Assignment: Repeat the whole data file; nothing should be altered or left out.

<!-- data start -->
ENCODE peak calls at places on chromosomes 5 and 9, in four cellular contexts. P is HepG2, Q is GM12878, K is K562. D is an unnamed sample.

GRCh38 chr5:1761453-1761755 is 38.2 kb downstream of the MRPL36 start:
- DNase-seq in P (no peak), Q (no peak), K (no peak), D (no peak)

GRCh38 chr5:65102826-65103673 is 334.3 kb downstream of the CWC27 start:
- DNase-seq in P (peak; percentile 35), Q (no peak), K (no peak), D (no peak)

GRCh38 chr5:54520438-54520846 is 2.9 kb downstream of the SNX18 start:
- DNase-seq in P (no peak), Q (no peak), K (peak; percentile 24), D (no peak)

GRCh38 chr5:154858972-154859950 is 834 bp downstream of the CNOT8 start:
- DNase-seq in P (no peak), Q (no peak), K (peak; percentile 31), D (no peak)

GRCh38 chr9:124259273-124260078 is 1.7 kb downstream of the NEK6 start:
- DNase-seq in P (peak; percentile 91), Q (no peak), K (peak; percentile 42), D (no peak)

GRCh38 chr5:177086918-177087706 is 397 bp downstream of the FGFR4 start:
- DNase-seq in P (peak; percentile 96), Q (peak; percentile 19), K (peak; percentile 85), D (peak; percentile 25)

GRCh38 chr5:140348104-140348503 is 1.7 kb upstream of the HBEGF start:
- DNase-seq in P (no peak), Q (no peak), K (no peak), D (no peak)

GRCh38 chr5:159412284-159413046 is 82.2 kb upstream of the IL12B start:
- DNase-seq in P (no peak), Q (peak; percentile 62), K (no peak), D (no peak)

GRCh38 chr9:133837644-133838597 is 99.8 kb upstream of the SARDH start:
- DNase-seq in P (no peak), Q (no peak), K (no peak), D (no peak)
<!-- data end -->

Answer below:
ENCODE peak calls at places on chromosomes 5 and 9, in four cellular contexts. P is HepG2, Q is GM12878, K is K562. D is an unnamed sample.

GRCh38 chr5:1761453-1761755 is 38.2 kb downstream of the MRPL36 start:
- DNase-seq in P (no peak), Q (no peak), K (no peak), D (no peak)

GRCh38 chr5:65102826-65103673 is 334.3 kb downstream of the CWC27 start:
- DNase-seq in P (peak; percentile 35), Q (no peak), K (no peak), D (no peak)

GRCh38 chr5:54520438-54520846 is 2.9 kb downstream of the SNX18 start:
- DNase-seq in P (no peak), Q (no peak), K (peak; percentile 24), D (no peak)

GRCh38 chr5:154858972-154859950 is 834 bp downstream of the CNOT8 start:
- DNase-seq in P (no peak), Q (no peak), K (peak; percentile 31), D (no peak)

GRCh38 chr9:124259273-124260078 is 1.7 kb downstream of the NEK6 start:
- DNase-seq in P (peak; percentile 91), Q (no peak), K (peak; percentile 42), D (no peak)

GRCh38 chr5:177086918-177087706 is 397 bp downstream of the FGFR4 start:
- DNase-seq in P (peak; percentile 96), Q (peak; percentile 19), K (peak; percentile 85), D (peak; percentile 25)

GRCh38 chr5:140348104-140348503 is 1.7 kb upstream of the HBEGF start:
- DNase-seq in P (no peak), Q (no peak), K (no peak), D (no peak)

GRCh38 chr5:159412284-159413046 is 82.2 kb upstream of the IL12B start:
- DNase-seq in P (no peak), Q (peak; percentile 62), K (no peak), D (no peak)

GRCh38 chr9:133837644-133838597 is 99.8 kb upstream of the SARDH start:
- DNase-seq in P (no peak), Q (no peak), K (no peak), D (no peak)